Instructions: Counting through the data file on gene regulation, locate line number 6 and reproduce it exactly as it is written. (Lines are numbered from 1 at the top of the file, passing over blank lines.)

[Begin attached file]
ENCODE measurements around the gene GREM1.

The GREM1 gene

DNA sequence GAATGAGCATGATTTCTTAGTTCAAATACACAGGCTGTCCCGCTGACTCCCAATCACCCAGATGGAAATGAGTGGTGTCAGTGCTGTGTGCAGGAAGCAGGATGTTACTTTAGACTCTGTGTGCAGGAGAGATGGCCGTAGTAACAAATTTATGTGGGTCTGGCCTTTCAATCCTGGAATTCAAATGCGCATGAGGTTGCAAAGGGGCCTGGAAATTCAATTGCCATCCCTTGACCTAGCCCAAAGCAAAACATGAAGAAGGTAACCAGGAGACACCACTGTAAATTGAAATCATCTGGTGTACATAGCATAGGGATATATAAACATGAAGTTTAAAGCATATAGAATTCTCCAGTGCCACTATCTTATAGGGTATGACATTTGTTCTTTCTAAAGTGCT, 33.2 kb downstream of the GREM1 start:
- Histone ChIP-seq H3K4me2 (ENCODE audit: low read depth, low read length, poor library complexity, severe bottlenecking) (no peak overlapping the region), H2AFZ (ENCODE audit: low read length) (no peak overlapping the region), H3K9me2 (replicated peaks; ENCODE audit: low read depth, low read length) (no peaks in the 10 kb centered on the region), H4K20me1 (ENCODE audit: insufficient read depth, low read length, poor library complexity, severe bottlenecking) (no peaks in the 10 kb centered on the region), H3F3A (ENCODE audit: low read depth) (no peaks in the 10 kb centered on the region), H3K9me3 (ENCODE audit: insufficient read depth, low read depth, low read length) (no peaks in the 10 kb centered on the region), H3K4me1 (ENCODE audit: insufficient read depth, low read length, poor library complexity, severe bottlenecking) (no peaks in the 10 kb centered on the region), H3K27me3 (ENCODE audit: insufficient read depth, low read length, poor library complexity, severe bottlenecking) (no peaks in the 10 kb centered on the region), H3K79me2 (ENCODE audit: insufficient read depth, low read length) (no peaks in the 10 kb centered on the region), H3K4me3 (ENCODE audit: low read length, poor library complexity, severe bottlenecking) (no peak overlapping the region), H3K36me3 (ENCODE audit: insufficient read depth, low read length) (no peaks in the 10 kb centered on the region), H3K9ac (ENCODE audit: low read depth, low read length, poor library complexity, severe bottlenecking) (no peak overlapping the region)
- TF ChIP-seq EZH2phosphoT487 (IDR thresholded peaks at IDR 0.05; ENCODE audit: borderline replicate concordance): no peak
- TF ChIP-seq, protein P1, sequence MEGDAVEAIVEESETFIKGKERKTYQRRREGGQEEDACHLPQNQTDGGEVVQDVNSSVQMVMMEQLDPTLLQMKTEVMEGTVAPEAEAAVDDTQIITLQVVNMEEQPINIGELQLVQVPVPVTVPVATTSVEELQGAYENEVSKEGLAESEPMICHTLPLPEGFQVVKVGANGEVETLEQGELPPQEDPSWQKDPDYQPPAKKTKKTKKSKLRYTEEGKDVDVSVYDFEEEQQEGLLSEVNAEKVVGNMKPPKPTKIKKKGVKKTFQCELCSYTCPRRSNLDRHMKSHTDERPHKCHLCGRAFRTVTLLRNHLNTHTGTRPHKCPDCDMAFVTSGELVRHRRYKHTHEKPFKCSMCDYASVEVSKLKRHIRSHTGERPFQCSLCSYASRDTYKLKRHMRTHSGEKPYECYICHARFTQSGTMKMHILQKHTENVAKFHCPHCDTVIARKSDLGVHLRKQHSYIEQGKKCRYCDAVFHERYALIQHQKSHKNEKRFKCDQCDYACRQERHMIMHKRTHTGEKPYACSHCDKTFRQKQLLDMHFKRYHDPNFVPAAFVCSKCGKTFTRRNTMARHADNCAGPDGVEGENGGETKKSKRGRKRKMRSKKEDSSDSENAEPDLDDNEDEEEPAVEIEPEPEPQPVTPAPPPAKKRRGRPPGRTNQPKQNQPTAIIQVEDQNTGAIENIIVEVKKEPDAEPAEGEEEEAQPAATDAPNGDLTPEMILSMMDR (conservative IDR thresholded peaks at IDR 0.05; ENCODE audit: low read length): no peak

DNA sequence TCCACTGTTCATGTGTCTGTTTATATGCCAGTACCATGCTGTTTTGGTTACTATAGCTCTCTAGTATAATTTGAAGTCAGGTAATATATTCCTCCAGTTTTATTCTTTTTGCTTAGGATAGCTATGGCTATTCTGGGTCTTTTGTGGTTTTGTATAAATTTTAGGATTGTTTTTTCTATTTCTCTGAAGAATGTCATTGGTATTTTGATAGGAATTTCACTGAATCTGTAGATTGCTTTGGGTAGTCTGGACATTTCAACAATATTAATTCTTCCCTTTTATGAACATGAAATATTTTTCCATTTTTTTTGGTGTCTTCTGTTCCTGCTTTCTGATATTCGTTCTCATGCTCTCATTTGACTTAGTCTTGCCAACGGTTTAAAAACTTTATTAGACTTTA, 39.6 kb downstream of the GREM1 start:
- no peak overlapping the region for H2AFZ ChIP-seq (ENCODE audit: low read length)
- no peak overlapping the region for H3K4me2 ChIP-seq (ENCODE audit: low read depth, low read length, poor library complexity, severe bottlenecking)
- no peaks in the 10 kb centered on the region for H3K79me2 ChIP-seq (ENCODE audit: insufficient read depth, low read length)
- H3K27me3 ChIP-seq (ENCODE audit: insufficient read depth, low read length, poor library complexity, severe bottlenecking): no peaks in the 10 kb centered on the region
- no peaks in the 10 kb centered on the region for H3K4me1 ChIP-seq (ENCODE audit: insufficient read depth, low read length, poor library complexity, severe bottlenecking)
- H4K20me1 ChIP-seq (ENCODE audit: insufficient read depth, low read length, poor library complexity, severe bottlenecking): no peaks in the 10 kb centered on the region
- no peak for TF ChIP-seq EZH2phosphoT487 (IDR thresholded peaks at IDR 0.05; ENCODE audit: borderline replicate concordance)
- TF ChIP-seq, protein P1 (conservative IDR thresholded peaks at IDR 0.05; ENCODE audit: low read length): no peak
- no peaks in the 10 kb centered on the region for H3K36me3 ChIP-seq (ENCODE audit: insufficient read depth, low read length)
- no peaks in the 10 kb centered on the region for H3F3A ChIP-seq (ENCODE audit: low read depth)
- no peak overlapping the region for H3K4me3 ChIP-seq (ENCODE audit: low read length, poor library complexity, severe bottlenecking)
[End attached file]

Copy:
- TF ChIP-seq, protein P1, sequence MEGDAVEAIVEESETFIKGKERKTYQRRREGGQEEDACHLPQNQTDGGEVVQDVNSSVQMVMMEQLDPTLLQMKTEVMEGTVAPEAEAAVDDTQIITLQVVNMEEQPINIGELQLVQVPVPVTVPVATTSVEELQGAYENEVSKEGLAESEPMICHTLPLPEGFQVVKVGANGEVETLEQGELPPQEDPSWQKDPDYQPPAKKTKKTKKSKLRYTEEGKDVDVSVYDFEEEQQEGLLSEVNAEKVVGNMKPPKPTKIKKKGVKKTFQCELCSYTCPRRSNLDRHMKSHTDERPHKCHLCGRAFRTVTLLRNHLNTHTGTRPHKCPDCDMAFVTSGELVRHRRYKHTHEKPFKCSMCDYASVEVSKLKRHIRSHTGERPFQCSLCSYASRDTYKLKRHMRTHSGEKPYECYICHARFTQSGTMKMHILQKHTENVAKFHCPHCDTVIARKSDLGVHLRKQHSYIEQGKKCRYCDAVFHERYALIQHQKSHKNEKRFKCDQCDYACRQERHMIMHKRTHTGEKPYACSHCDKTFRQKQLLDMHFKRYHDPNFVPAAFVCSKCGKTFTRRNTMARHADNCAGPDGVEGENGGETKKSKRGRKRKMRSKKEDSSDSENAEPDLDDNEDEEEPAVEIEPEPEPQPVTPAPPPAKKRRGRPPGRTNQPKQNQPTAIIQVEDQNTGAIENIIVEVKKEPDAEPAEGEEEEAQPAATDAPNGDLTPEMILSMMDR (conservative IDR thresholded peaks at IDR 0.05; ENCODE audit: low read length): no peak